Breakout sessions at the conference run the gamut, from popular "Ask the Doctors" sessions to discussions with such notable writers as Tom Wootton, author of The Bipolar Advantage.

To register for the conference go to http://www.dbsalliance.org/ or call 800-826-3632. Tickets can also be purchased at the door, although space is limited.

Living Well: Making Recovery Real is open to the general public. The program gets underway at 9 a.m. with events concluding at 5 p.m. A Friends Reception featuring a performance by Maxwell will be held following the conference. Tickets for the reception can be purchased separately.

The Depression and Bipolar Support Alliance (DBSA) is the nation's leading patient-directed organization focusing on depression and bipolar disorder. The organization, which has more than 1,000 support groups nationwide, fosters an understanding about the impact and management of these life-threatening illnesses by providing up-to-date, scientifically-based tools and information. Assisted by a 65-member scientific advisory board, comprised of the leading researchers and clinicians in the field of mood disorders, DBSA supports research to promote more timely diagnosis, develop more effective and tolerable treatments and discover a cure. More than 4 million people receive information and assistance each year.

Posted by szadmin at 1:02 PM | Comments (5)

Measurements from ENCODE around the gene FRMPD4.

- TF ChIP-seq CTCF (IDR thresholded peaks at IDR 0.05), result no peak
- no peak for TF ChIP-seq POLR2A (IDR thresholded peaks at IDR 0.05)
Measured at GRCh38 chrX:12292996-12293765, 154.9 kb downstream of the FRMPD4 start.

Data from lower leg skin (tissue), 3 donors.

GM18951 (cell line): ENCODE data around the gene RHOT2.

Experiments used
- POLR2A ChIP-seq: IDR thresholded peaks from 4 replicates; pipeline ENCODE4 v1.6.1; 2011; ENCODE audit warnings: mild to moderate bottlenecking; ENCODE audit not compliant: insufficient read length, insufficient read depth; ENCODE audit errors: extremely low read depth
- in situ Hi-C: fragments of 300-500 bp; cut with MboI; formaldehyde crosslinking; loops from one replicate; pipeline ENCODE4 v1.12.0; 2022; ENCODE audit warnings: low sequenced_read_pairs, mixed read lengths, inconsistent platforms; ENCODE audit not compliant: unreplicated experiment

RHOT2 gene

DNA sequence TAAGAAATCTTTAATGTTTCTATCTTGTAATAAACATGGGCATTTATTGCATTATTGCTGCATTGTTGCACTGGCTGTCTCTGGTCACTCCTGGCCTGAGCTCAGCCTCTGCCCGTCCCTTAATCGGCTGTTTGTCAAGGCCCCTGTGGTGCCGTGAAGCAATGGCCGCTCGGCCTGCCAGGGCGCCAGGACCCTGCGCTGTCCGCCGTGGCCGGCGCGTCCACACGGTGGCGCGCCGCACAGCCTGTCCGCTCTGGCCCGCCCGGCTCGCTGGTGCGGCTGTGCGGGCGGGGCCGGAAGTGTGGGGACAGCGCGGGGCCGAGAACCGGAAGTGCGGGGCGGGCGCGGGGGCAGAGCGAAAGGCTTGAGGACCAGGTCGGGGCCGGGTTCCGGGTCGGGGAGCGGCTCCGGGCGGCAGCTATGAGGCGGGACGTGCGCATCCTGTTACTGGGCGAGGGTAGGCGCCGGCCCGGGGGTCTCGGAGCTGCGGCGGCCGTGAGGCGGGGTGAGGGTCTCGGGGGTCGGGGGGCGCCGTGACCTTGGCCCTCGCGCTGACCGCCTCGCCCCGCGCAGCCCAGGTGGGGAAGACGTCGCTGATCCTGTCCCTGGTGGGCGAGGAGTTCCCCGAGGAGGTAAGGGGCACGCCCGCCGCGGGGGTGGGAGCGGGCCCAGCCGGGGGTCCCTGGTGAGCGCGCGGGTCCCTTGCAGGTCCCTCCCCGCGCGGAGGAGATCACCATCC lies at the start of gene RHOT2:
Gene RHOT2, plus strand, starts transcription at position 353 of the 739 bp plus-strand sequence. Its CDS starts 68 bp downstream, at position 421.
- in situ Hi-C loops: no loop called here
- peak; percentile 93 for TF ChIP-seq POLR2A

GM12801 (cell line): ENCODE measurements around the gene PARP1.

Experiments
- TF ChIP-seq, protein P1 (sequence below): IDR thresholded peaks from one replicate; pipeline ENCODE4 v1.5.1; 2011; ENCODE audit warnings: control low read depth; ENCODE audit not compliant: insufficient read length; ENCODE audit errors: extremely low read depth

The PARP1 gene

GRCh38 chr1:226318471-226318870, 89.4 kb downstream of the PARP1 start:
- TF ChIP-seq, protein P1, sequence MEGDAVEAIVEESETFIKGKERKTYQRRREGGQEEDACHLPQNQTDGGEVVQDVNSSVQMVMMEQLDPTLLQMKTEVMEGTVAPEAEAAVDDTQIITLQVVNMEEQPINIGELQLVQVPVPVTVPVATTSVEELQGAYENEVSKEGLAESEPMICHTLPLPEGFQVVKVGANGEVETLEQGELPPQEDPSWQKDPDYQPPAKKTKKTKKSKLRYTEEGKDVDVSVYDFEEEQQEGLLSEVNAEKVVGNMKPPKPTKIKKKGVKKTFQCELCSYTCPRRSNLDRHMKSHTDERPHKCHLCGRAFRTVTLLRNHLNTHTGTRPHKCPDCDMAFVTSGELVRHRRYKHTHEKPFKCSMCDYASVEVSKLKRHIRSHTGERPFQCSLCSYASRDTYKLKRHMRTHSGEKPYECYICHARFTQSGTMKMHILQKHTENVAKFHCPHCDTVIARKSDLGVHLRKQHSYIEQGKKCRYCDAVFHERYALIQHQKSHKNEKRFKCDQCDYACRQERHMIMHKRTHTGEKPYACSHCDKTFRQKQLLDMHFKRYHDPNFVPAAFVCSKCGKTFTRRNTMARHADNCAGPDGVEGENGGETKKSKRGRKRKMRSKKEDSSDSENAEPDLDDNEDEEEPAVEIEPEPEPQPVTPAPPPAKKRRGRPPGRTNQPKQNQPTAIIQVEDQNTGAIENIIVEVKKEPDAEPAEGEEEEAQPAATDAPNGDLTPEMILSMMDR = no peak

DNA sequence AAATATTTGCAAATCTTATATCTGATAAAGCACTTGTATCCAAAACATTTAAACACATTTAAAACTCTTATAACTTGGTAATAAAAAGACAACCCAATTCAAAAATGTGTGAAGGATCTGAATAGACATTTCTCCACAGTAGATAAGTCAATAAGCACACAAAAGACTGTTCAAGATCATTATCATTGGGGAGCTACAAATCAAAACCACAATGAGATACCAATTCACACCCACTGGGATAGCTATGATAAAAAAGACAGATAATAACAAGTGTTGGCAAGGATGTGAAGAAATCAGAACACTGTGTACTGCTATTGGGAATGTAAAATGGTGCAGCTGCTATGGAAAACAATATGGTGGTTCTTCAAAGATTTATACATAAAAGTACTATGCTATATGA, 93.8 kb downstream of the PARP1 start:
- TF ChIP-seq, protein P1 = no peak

States Try Out Courts Tailored for Mentally Ill

National Public Radio has had a good program recently on Mental Health Courts that are being implemented in the US. NPR reports that "In many states around the country, judges have set up special courts to deal with defendants who have severe mental illnesses. The goal is to stop people from repeatedly cycling through the courts and jails and transform them into productive members of society."

Following is a brief excerpt from the program:

SHAPIRO: There are more than 120 mental health courts across the country. They aren't distributed evenly. Ohio has thirty, for example, while other states have none. And although they've become widespread, researchers have only completed local studies of their effectiveness. Dr. Henry Steadman is president of Policy Research Associates in Delmar, New York, and he recently began a national study of whether mental health courts work and for whom.